Overall, Senate races in the 2014 midterms aren’t looking good for Democrats. States the Democratic Party once targeted as winnable, such as Iowa, Arkansas, Colorado, and Alaska, are tilting toward Republican candidates. Control of the Senate itself hangs in the balance, and most major forecast models now predict the GOP has a greater than 60 percent chance of winning the chamber.
But something different is happening in Georgia.
Georgia’s a red state that President Obama lost twice. Replacing retiring incumbent Sen. Saxby Chambliss (R) with another Republican should be an easy task. But right now, polls say it isn’t. This fall, Democratic candidate Michelle Nunn has closed the gap with the GOP’s David Perdue.
A CNN/ORC survey released Friday put Ms. Nunn ahead of Mr. Perdue by three percentage points, 47 to 44. An Atlanta Journal Constitution poll made public the same day had Perdue up by two points. Given margins of error, these polls are roughly compatible. The race is effectively a dead heat, with Nunn holding a one percentage point lead in RealClearPolitics’ rolling average of major polls.
Georgia is perhaps the closest Senate race in the country. It’s the only one the New York Times Upshot Senate forecast model rates as a pure 50-50 tossup.
What’s going on? For one thing, Nunn’s name seems to be weighing in her favor. She’s the daughter of former Sen. Sam Nunn, a Democrat who represented Georgia from 1972 to 1997 and served as chairman of the Senate Armed Services Committee.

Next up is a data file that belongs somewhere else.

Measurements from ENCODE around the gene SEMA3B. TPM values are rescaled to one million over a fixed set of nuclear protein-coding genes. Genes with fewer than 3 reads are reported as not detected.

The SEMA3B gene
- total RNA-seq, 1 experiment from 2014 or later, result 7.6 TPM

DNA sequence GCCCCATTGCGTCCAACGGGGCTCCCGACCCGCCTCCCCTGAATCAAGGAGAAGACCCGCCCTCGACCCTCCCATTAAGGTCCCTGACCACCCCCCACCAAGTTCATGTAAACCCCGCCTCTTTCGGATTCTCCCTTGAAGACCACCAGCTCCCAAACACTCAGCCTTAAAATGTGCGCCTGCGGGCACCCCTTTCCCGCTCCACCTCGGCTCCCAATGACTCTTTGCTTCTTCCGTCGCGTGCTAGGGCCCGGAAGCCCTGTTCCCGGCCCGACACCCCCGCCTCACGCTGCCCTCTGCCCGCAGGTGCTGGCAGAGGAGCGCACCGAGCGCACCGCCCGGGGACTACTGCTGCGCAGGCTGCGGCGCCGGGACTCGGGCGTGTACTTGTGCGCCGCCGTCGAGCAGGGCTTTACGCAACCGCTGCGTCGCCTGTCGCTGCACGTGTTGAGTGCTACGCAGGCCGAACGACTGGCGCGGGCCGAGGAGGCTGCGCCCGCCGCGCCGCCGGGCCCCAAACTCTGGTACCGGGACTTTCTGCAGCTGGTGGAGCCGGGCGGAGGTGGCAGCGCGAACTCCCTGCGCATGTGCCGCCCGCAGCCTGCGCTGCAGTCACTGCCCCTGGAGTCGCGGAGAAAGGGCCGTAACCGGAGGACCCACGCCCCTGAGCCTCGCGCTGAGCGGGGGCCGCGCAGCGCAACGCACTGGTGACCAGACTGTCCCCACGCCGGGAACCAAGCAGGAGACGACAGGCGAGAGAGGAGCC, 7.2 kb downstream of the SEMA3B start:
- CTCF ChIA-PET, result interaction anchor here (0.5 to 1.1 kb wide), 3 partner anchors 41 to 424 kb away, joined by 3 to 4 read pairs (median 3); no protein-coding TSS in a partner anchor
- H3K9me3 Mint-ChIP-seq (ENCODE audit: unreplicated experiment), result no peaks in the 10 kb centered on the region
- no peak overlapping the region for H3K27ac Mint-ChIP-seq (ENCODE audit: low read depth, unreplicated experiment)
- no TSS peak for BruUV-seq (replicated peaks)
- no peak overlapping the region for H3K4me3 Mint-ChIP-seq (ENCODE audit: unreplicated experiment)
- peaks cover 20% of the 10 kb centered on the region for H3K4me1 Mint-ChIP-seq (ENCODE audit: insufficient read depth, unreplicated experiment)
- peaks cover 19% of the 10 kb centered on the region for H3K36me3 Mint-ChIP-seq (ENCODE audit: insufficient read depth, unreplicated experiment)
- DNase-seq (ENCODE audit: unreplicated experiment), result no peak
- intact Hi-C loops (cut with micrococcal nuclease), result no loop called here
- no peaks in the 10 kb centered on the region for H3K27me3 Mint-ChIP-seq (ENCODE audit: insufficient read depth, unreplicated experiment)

Meanwhile Perdue, a wealthy businessman, has struggled to overcome some aspects of his past work. He’s said on camera that he was “proud” of outsourcing he carried out as CEO of a North Carolina-based textile firm that eventually went into bankruptcy.
“The clip has featured in Nunn ads flooding the Atlanta media market. Suddenly, Perdue’s biggest asset – his business career – has become a liability,” writes Michael Warren Friday in the right-leaning Weekly Standard.
But there’s a complicating factor here – Georgia law calls for a two-candidate runoff to decide the Senate race if no one candidate receives more than 50 percent. There is a third party candidate running, Libertarian Amanda Swafford, and she’s attracting about 4 to 5 percent of the vote in polls. That could be enough to keep the first-place finisher under the 50 percent threshold and trigger the runoff provision.
Some analysts think it’s possible that Nunn, with her tiny lead in the polling average, could just manage 50 percent on Nov. 4. Nate Cohn at The Upshot says that minor party candidates in Georgia typically draw only around 2 percent of the vote, so that Ms. Swafford’s support may shrink when people actually go to the polls.
“Ms. Nunn’s odds might be a little better than the polls suggest,” Cohn writes.
Most pundits and party insiders think this race is headed to a runoff, however. If that happens, all predictions are moot: the runoff election won’t be until January, and will turn out a very different mix of voters than will troop to the polls on Nov. 4.
Previous general election runoffs in Georgia have generally produced a pattern of a gain of GOP voters and a Republican victory, writes Aaron Blake at the Washington Post’s "Fix" political blog. Given Perdue’s standing at the moment, that may mean he is playing for time and aiming at a final result in January 2015.
“A runoff in the Peach State has been as good as a GOP win for two decades,” writes Mr. Blake.